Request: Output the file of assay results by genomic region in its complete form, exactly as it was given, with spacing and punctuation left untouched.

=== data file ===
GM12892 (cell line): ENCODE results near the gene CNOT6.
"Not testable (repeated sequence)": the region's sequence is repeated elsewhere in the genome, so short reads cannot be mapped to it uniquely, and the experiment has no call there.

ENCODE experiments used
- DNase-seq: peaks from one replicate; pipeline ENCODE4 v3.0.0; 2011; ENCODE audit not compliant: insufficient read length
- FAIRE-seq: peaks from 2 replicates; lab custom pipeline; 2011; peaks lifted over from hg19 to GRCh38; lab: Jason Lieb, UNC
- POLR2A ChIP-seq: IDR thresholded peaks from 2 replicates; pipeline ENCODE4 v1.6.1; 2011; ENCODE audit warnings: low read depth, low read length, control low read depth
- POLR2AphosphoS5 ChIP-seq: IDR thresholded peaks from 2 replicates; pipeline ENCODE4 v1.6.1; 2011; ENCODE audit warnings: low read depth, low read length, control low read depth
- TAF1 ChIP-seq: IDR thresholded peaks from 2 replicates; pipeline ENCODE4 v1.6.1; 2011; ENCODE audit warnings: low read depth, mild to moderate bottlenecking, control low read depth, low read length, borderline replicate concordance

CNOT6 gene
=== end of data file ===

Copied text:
GM12892 (cell line): ENCODE results near the gene CNOT6.
"Not testable (repeated sequence)": the region's sequence is repeated elsewhere in the genome, so short reads cannot be mapped to it uniquely, and the experiment has no call there.

ENCODE experiments used
- DNase-seq: peaks from one replicate; pipeline ENCODE4 v3.0.0; 2011; ENCODE audit not compliant: insufficient read length
- FAIRE-seq: peaks from 2 replicates; lab custom pipeline; 2011; peaks lifted over from hg19 to GRCh38; lab: Jason Lieb, UNC
- POLR2A ChIP-seq: IDR thresholded peaks from 2 replicates; pipeline ENCODE4 v1.6.1; 2011; ENCODE audit warnings: low read depth, low read length, control low read depth
- POLR2AphosphoS5 ChIP-seq: IDR thresholded peaks from 2 replicates; pipeline ENCODE4 v1.6.1; 2011; ENCODE audit warnings: low read depth, low read length, control low read depth
- TAF1 ChIP-seq: IDR thresholded peaks from 2 replicates; pipeline ENCODE4 v1.6.1; 2011; ENCODE audit warnings: low read depth, mild to moderate bottlenecking, control low read depth, low read length, borderline replicate concordance

CNOT6 gene